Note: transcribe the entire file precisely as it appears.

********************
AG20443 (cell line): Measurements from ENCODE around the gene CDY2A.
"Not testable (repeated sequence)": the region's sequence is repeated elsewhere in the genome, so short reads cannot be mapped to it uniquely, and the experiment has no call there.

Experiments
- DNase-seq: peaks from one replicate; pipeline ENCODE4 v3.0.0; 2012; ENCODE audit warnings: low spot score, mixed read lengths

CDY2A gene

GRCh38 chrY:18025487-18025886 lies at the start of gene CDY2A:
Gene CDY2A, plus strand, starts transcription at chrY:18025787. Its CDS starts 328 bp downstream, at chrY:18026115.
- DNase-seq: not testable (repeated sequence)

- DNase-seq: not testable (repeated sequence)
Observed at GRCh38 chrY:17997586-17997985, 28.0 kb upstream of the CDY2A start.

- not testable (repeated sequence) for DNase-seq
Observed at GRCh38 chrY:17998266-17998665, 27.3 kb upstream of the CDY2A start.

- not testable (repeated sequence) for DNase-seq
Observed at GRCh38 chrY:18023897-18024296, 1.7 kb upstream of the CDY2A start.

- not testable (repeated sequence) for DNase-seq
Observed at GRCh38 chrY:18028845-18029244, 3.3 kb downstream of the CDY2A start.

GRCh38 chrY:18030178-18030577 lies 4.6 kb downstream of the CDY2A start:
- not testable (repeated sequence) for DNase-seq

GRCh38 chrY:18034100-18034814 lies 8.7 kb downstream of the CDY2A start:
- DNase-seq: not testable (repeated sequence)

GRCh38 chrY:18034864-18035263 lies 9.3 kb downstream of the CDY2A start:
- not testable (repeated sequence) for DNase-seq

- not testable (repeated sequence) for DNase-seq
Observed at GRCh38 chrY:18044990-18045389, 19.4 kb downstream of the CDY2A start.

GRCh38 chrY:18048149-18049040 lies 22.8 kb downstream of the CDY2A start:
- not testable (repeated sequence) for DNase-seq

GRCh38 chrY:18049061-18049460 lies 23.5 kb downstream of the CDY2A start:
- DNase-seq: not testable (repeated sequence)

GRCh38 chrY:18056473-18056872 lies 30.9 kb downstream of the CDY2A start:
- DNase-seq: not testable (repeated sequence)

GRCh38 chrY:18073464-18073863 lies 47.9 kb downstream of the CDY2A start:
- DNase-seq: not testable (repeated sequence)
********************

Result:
AG20443 (cell line): Measurements from ENCODE around the gene CDY2A.
"Not testable (repeated sequence)": the region's sequence is repeated elsewhere in the genome, so short reads cannot be mapped to it uniquely, and the experiment has no call there.

Experiments
- DNase-seq: peaks from one replicate; pipeline ENCODE4 v3.0.0; 2012; ENCODE audit warnings: low spot score, mixed read lengths

CDY2A gene

GRCh38 chrY:18025487-18025886 lies at the start of gene CDY2A:
Gene CDY2A, plus strand, starts transcription at chrY:18025787. Its CDS starts 328 bp downstream, at chrY:18026115.
- DNase-seq: not testable (repeated sequence)

- DNase-seq: not testable (repeated sequence)
Observed at GRCh38 chrY:17997586-17997985, 28.0 kb upstream of the CDY2A start.

- not testable (repeated sequence) for DNase-seq
Observed at GRCh38 chrY:17998266-17998665, 27.3 kb upstream of the CDY2A start.

- not testable (repeated sequence) for DNase-seq
Observed at GRCh38 chrY:18023897-18024296, 1.7 kb upstream of the CDY2A start.

- not testable (repeated sequence) for DNase-seq
Observed at GRCh38 chrY:18028845-18029244, 3.3 kb downstream of the CDY2A start.

GRCh38 chrY:18030178-18030577 lies 4.6 kb downstream of the CDY2A start:
- not testable (repeated sequence) for DNase-seq

GRCh38 chrY:18034100-18034814 lies 8.7 kb downstream of the CDY2A start:
- DNase-seq: not testable (repeated sequence)

GRCh38 chrY:18034864-18035263 lies 9.3 kb downstream of the CDY2A start:
- not testable (repeated sequence) for DNase-seq

- not testable (repeated sequence) for DNase-seq
Observed at GRCh38 chrY:18044990-18045389, 19.4 kb downstream of the CDY2A start.

GRCh38 chrY:18048149-18049040 lies 22.8 kb downstream of the CDY2A start:
- not testable (repeated sequence) for DNase-seq

GRCh38 chrY:18049061-18049460 lies 23.5 kb downstream of the CDY2A start:
- DNase-seq: not testable (repeated sequence)

GRCh38 chrY:18056473-18056872 lies 30.9 kb downstream of the CDY2A start:
- DNase-seq: not testable (repeated sequence)

GRCh38 chrY:18073464-18073863 lies 47.9 kb downstream of the CDY2A start:
- DNase-seq: not testable (repeated sequence)